From time to time, after I’ve expressed my view on a given topic, a reader will write with a singular denunciation. “Good luck running on that platform,” he will scoff, and then he will make a dismissive allusion to the decline of the American Whigs in the 19th century.
This criticism is an extraordinarily irritating one, carrying with it the dual presumptions that what the incumbent majority wants is the most important of questions and that, if one refers an issue to the transient desires of the crowd, one is thereby relieved of the responsibility to argue that issue on its merits, neither of which is true.
The differences between these two ideas are pronounced. In American life, we vote for almost everything: legislators, judges, commissioners — in some parts of Texas, citizens even elect the person in charge of weights and measures. And yet, although we are happy to accept the results of our elections, we do not regard them as the end of the matter. In a pure representative democracy, our politicians would be accorded almost free rein, their power tempered only by the understanding that they will be removed if they push their luck. In the United States, by contrast, we demand hard limitations. Consider how inappropriate it sounds to suggest that being elected affords one carte blanche. Electoral tampering? “Of course he can cancel the election: A majority wants him to.” Or, perhaps, how odd it feels to hear established individual rights being subjected to the democratic test: A murderer deserves a fair trial in a court of law, with a good chance of getting off on a technicality? “Good luck getting that past the people.”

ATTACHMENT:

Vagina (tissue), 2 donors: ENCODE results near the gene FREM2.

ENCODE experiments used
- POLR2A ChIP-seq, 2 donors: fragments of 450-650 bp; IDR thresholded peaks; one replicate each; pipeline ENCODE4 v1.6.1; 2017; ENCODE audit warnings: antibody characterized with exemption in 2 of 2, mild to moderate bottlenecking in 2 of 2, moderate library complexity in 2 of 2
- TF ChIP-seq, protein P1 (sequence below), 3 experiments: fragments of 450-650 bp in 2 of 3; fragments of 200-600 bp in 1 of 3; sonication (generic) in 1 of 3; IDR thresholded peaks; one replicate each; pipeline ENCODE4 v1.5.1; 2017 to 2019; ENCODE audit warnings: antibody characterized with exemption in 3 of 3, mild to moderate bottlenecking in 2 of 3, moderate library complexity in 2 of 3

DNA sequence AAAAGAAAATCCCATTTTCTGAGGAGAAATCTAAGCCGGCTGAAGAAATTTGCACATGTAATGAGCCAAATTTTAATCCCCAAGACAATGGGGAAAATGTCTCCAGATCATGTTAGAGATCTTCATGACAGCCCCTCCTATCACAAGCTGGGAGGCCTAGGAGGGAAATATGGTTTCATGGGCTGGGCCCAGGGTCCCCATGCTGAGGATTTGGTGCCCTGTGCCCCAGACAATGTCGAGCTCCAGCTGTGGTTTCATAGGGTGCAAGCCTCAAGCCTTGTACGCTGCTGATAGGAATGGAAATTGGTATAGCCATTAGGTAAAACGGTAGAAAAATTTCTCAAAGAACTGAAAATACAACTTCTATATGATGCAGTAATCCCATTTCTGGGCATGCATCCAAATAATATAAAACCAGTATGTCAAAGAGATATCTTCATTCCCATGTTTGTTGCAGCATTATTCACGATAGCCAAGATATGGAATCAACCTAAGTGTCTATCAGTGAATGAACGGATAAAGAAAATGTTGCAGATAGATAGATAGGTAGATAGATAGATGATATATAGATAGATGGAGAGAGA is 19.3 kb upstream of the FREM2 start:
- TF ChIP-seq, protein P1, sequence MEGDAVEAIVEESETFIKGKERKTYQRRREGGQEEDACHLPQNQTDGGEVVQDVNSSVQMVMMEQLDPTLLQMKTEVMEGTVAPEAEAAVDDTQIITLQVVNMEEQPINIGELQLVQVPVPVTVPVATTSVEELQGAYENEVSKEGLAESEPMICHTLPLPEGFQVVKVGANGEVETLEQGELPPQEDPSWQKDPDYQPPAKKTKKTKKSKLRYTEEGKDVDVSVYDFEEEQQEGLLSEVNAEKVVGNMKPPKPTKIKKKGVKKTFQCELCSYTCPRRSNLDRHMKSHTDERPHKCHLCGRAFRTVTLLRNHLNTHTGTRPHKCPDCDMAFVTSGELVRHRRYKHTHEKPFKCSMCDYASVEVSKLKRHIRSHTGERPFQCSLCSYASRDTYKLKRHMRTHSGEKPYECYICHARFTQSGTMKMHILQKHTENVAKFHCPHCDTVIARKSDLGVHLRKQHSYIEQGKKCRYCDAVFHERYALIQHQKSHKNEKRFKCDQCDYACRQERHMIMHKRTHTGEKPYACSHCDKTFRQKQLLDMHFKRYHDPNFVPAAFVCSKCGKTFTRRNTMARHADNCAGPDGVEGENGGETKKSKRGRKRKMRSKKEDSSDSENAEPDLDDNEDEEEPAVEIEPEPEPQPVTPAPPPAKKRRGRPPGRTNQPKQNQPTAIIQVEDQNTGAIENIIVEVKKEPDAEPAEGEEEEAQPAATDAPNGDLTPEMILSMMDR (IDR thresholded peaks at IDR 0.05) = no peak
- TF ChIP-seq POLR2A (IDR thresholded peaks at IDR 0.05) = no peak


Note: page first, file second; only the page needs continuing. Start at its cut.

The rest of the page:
Rightly, most of us would balk at such objections. And yet, for some reason, this does not temper our ardor for the vote. On the contrary: It is nowadays common to hear it claimed that the opportunity to cast ballots represents the most important of a person’s fundamental rights — the franchise serving as a barometer of civic equality and individual safety. This, I’d propose, is a significant misunderstanding of what it is that has made Anglo-American society so great and so powerful. Democracy is an important component of liberty and of civil society, certainly. But it is just one component — a tool, really. And, as with any tool, it can be used for good and used for ill. Slavery, remember, was abolished not by democratic means, but in part by executive order in the midst of a bloody war, and in part by a guarantee of manumission that was successfully inserted into the Constitution only because those who objected the most strenuously had been excluded from the process. Segregation, likewise, was destroyed by the judgment of a court that privileged the counter-majoritarian words of the national charter above the ugly desires of local majorities, and by a president who was willing to send in men with guns to back up the decision.